This article summarizes all the requirements you need to satisfy in order to be able to develop content (including code parts, such as Integrations and Automations) and contribute it to Cortex XSOAR.
Before you read this guide, we recommend you familiarize yourself with the different aspects of the product.
If you are not sure whether you should read this, more details can be found here.
You need an instance of Cortex XSOAR up and running. You can Sign Up for the Cortex XSOAR Free Edition or, if you're entitled to, contact the XSOAR Alliances team to have a non-production license.
Our recommended OS for development is either macOS or Linux, as we use bash and docker in some of our validation/testing flows. We also support Windows through WSL.
If you are working on Windows, you can either work with a Linux VM or utilize Windows Subsystem for Linux.
Note: When using WSL2 you may experience performance issues if working on the Windows mounted file system (for example
/mnt/c/). See the following WSL issue for more info. In such cases we recommend using the Linux file system (
ext4 partition) WSL2 provides. Meaning that the local demisto content and the SDK will all be located on the WSL file system and using an editor which supports remote WSL. Editors supporting remote WSL include:
- VS Code: https://code.visualstudio.com/docs/remote/wsl
- PyCharm Professional Edition: https://www.jetbrains.com/help/pycharm/using-wsl-as-a-remote-interpreter.html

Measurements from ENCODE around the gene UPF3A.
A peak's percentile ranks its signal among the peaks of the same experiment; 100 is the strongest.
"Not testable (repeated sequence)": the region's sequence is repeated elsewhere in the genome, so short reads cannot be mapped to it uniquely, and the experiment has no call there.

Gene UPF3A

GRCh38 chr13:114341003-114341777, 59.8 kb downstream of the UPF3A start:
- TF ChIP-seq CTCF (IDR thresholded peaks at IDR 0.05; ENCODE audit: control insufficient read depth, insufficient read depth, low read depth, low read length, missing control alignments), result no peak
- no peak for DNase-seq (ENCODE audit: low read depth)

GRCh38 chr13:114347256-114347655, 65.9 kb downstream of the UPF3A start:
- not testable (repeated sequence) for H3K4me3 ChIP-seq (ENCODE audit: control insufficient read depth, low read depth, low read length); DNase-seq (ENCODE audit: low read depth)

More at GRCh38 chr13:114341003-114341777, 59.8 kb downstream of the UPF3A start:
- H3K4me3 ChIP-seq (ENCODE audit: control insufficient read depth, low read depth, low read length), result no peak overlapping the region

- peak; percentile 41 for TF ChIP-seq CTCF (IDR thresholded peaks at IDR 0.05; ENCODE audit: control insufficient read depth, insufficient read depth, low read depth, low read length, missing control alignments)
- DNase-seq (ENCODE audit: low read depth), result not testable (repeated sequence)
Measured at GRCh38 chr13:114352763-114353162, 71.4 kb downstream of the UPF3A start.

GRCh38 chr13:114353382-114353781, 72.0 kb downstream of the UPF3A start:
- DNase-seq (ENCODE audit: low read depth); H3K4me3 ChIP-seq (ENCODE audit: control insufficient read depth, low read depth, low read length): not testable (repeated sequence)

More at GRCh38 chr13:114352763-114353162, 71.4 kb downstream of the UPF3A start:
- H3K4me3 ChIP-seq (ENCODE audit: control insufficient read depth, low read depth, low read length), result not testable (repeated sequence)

If you successfully manage to develop and contribute on other platforms (native Windows, OpenBSD, etc.), please let us know and we'll add it to the tutorial! (click on Report an issue at the bottom of this page).
You will need a GitHub account, as the contribution process requires you to submit a Pull Request in the Cortex XSOAR Content Repository. To learn more about Pull Requests and contributing , check out the Collaborating with issue and pull requests tutorial on GitHub.
You will also need
git - a distributed version control system, installed in your development environment. In the examples, we'll use the
git command-line tool. Visit the Git - Getting Started Guide for installing instructions.
Note You don't need to be a a Python expert to write a good integration, although some intermediate level knowledge is preferred. Just make sure you adhere to our Code Conventions.
It is also recommended to have a dedicated Python 3 installed on your system: for that purpose, we recommend using pyenv. It allows you to easily manage multiple versions of Python on your system.
Optionally, macOS users can install via homebrew.
Starting from version 5.5 of Cortex XSOAR, we also support PowerShell. However, we recommend to use it only for advanced users as the amount of content examples is limited at the moment.
If you are writing code (i.e. Integrations and Scripts), you will need to run several linters and unit tests to validate your code, as we do in our build process. In this case, you must install docker. Visit the docker site installation page for installation options.
If you're using WSL, you cannot run Docker natively on WSL, but you can install Docker Desktop on Windows and configure WSL to communicate to it using this tutorial.
Optional. We use Node.js for validating README documentation files for Integrations, Automations and Playbooks. If you are creating README documentation files, we recommend installing Node.js to be able to validate the files locally. Node.js installation instructions for your target platform are available at: https://nodejs.org/en/download/package-manager/.